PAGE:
Madison County law enforcement agencies recently mustered en force at the Madison County Commissioners chamber in support of the 2014 Click It or Ticket National Mobilization, which is implemented through the Madison County-London City Health District.
Commissioners signed a proclamation Monday to support the initiative, which began May 19 and runs through June 1.
During the aforementioned time period local, county and state law enforcement agencies will take seat belt law enforcement to the next level. Law enforcement officers take special training to spot seat belt violations, officials noted.
Alexis E. Comer, public information officer and coordinator of Click It or Ticket for the Madison County/London City Health District, conducted visual surveys during the month of September in 2013 at two Madison County high schools, London and Madison-Plains.
On the morning of Sept. 26, she conducted a seat belt survey at London High School. A total of 285 people, comprised of students, parents and faculty members, drove through the parking lot. Of the 285 people observed, 194 wore their seat belts, about 68 percent.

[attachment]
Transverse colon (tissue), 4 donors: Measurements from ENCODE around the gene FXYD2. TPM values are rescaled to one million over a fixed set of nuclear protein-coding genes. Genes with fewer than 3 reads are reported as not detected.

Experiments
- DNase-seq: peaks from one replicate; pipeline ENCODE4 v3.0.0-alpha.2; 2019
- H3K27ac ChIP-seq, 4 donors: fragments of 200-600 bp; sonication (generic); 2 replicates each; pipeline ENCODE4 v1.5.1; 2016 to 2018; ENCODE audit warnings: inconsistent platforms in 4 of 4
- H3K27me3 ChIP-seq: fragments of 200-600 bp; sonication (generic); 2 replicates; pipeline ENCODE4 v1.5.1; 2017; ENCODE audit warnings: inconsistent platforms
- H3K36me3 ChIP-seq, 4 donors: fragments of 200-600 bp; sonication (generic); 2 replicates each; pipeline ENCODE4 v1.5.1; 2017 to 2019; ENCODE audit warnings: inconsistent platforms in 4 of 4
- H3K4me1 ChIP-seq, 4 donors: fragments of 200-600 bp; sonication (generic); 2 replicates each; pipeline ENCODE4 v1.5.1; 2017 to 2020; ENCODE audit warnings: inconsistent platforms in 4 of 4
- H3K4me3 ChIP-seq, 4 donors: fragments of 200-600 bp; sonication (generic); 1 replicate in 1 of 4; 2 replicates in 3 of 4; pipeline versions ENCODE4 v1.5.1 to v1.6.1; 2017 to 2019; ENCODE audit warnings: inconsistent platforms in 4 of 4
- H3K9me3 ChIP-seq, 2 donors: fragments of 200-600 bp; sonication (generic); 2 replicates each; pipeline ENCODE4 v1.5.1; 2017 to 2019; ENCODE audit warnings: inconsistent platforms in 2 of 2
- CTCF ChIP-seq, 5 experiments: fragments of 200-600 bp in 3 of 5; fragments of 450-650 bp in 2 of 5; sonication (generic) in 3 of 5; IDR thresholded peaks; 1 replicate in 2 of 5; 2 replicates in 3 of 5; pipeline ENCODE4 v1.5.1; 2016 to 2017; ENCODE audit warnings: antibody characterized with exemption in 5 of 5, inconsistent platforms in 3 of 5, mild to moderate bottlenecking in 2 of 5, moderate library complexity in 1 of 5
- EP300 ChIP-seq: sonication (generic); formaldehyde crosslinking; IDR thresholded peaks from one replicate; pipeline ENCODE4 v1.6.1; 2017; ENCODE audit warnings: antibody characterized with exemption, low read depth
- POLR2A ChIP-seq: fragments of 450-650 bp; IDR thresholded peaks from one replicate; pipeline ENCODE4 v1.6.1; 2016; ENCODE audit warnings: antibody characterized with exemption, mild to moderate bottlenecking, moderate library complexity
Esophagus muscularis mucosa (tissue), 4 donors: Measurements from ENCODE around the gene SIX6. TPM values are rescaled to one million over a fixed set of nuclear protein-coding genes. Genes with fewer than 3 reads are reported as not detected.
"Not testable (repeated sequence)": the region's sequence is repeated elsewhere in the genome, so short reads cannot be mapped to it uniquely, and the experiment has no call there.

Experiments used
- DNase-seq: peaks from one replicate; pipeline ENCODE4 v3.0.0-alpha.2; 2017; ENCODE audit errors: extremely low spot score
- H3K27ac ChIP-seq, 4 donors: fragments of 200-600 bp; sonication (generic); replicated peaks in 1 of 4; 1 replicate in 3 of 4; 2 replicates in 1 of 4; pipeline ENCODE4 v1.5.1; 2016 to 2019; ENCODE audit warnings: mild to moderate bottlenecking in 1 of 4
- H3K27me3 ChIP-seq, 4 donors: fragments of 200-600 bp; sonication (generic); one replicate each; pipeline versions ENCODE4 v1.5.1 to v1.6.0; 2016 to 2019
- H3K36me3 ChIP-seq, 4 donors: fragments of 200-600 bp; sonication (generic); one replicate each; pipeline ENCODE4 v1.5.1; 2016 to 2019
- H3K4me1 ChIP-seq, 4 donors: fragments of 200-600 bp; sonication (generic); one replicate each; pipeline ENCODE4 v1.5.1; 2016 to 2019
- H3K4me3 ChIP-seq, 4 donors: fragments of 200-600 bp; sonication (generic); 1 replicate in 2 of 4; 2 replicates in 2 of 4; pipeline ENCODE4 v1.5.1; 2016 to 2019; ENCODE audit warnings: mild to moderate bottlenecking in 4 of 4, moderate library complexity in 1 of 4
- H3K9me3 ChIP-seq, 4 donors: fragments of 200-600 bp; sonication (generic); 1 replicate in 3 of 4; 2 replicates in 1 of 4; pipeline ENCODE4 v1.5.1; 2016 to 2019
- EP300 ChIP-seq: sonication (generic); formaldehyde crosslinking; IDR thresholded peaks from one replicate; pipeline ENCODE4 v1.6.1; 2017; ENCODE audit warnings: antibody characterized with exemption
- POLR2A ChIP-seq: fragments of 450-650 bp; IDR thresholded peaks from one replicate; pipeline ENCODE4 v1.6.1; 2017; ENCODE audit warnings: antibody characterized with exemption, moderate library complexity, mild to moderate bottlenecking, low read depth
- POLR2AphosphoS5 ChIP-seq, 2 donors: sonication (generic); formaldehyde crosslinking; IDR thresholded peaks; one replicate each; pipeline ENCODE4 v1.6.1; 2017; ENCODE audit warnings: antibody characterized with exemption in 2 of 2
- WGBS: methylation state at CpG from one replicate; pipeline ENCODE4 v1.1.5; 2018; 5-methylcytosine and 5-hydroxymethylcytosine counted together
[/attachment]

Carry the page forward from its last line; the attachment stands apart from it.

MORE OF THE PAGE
She refined the survey to include a breakdown of drivers and passengers. Of the 165 drivers who came through, 130 individuals wore their seat belts, about 79 percent. Of the 120 passengers who came through, 64 individuals wore their seat belts, about 53 percent.
Comer said these statistics stand “pretty close to national seat belt survey statistics.”
On the morning of Sept. 30, Comer conducted a similar survey at Madison-Plains High School. A total of 283 people, of the same mix as in London, drove past the parking lot entrance. Of the 283 people surveyed, again by visual observation, 207 wore their seat belts, about 73 percent.
Of the 183 drivers who came through, 142 individuals wore their seat belts, about 78 percent. Of the 100 passengers who came through 65 wore their seat belts about 65 percent.
According to Click It or Ticket literature, for the first time in five years, fatalities for unrestrained passenger vehicle occupants have gone up. In 2012, 10,335 unbuckled passenger vehicle occupants died.
Younger drivers are dying at a disproportionate rate because they are not wearing their seat belts. Sixty-two percent of drivers ages 18-34 who died in crashes were not wearing seat belts.
Due to these fatalities, law enforcement agencies are stepping up enforcement and cracking down on drivers and passengers who are not wearing their seat belts, officials said.
To learn more about Click It or Ticket mobilization go to www.nhtsa.gov/ciot.
Dean Shipley can be reached at (740) 852-1616, ext. 17 or via Twitter @DeanAShipley.